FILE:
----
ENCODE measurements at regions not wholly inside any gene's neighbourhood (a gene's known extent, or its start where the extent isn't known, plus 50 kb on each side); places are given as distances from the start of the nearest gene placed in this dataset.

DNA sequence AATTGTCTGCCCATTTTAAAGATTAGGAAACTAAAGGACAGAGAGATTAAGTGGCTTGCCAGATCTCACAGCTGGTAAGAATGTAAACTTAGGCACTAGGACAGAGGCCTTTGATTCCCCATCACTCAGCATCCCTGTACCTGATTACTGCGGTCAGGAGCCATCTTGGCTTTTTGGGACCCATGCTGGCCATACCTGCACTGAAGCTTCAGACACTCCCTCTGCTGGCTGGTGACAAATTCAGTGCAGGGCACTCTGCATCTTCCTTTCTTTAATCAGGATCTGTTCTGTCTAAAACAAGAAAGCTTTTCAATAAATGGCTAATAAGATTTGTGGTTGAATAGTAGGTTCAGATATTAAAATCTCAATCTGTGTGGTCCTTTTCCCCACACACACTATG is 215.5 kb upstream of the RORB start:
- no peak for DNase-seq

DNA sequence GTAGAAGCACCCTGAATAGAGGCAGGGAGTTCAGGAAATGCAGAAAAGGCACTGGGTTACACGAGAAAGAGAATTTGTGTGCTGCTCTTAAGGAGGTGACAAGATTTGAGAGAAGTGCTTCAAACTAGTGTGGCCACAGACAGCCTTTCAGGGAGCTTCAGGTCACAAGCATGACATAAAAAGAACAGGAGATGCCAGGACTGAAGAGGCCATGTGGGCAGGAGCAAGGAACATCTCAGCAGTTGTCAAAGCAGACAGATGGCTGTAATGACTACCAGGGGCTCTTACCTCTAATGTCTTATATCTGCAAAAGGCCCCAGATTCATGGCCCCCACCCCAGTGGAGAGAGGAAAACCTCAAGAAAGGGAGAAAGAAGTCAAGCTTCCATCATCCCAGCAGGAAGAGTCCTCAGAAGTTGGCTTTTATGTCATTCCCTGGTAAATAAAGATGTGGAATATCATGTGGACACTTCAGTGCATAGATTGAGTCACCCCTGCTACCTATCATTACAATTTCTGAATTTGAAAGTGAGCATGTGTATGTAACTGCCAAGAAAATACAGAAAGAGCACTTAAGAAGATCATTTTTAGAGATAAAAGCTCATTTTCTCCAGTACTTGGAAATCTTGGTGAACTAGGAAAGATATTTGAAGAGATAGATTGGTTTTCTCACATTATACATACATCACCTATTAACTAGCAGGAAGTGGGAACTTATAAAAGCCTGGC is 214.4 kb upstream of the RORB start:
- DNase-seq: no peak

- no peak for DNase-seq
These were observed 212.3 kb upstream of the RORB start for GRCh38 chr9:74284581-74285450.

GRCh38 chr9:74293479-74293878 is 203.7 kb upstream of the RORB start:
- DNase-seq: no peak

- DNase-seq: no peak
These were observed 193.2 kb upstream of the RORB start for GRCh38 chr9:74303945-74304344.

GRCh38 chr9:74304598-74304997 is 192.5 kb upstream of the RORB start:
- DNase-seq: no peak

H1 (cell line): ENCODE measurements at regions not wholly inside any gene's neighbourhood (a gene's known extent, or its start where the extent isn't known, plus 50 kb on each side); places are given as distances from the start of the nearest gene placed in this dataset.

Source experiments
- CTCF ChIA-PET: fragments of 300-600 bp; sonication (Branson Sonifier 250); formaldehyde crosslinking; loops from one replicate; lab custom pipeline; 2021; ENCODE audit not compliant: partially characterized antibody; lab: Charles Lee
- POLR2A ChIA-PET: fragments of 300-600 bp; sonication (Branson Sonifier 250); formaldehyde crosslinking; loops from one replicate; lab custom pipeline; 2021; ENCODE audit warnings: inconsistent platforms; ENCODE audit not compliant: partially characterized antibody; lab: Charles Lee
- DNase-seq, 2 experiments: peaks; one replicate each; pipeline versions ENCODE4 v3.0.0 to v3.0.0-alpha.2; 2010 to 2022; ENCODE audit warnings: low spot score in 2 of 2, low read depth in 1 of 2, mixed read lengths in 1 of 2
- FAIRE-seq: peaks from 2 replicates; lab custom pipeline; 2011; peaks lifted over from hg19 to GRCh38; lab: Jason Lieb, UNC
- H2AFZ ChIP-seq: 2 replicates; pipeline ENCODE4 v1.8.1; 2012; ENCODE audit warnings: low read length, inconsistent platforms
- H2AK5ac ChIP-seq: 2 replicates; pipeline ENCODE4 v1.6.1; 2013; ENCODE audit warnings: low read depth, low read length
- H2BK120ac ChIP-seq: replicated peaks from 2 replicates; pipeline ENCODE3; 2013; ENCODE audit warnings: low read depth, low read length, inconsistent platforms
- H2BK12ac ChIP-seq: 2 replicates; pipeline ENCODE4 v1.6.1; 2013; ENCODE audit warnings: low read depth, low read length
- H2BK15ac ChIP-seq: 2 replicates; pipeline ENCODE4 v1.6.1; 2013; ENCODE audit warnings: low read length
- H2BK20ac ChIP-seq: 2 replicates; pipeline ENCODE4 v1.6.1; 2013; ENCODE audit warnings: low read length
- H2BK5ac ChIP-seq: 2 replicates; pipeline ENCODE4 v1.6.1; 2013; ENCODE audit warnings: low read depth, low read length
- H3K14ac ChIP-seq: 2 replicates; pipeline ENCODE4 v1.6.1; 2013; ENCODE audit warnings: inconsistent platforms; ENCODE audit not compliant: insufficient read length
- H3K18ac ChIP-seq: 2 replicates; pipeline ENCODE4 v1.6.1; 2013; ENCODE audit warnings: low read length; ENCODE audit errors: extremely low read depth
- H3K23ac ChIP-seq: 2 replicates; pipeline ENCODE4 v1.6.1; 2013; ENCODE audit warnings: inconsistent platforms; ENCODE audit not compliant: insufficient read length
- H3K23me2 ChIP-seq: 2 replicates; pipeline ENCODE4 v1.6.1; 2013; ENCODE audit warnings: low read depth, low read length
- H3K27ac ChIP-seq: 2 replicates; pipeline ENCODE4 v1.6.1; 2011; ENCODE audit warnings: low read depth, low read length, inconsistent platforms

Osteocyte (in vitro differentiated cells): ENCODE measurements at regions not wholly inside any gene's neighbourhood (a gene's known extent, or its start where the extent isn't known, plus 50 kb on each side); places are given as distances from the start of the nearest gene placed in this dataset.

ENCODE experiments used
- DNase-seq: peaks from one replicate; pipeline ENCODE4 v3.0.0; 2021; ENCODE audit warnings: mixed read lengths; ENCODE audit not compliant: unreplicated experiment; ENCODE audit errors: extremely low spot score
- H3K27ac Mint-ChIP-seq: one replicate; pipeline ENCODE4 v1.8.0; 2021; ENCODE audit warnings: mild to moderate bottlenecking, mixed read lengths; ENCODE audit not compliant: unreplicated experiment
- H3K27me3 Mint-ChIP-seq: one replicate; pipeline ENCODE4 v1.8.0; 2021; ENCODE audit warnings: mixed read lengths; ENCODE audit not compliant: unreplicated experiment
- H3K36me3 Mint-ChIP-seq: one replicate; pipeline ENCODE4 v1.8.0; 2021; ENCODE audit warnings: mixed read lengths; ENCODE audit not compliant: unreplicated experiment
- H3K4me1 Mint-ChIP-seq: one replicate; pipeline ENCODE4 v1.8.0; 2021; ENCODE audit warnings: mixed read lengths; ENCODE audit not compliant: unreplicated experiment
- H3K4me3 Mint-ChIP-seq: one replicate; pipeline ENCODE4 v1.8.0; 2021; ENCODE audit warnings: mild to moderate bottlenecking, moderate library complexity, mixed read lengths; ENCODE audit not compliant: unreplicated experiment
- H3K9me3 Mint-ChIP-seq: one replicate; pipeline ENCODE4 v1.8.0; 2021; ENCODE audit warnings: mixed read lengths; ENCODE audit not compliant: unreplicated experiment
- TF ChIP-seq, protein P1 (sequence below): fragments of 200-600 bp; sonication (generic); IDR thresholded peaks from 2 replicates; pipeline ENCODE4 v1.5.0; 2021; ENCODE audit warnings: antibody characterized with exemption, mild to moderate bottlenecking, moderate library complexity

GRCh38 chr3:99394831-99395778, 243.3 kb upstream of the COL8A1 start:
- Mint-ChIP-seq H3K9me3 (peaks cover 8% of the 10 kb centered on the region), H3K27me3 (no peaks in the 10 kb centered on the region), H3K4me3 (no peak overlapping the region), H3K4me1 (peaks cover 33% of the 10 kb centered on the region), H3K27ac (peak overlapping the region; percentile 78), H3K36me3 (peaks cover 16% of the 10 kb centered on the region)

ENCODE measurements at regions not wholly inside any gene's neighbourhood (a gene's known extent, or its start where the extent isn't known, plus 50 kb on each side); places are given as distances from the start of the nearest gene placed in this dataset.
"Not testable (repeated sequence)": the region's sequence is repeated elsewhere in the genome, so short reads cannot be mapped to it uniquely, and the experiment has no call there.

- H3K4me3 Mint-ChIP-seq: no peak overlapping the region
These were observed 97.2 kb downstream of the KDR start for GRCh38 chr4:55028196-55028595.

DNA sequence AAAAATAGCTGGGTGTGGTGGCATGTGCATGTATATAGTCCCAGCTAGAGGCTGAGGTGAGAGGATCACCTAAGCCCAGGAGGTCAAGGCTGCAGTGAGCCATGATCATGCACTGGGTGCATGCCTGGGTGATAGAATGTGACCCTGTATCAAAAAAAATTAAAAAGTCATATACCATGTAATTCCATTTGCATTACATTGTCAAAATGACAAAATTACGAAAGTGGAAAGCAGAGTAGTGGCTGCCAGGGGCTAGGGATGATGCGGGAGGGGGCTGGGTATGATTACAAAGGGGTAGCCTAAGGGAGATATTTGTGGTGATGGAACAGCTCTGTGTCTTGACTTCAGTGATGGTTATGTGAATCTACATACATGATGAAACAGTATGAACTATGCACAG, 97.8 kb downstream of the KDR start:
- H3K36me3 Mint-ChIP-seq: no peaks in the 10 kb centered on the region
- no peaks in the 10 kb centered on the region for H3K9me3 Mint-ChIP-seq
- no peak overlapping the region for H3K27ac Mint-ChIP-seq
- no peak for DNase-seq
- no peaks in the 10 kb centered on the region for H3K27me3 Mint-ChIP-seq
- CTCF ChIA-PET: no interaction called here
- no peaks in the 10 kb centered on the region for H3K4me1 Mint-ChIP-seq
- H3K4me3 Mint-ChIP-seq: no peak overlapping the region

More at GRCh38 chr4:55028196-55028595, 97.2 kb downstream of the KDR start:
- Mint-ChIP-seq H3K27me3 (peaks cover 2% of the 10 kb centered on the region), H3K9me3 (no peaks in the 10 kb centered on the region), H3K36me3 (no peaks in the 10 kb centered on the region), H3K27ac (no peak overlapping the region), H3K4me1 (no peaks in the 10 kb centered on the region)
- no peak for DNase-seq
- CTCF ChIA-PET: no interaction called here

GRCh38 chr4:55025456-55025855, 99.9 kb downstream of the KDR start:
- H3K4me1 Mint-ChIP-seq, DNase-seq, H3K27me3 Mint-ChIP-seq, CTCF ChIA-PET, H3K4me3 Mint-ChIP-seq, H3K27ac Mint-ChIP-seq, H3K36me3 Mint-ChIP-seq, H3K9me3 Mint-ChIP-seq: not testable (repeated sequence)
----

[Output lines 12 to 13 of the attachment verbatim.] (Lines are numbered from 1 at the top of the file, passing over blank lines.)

GRCh38 chr9:74304598-74304997 is 192.5 kb upstream of the RORB start:
- DNase-seq: no peak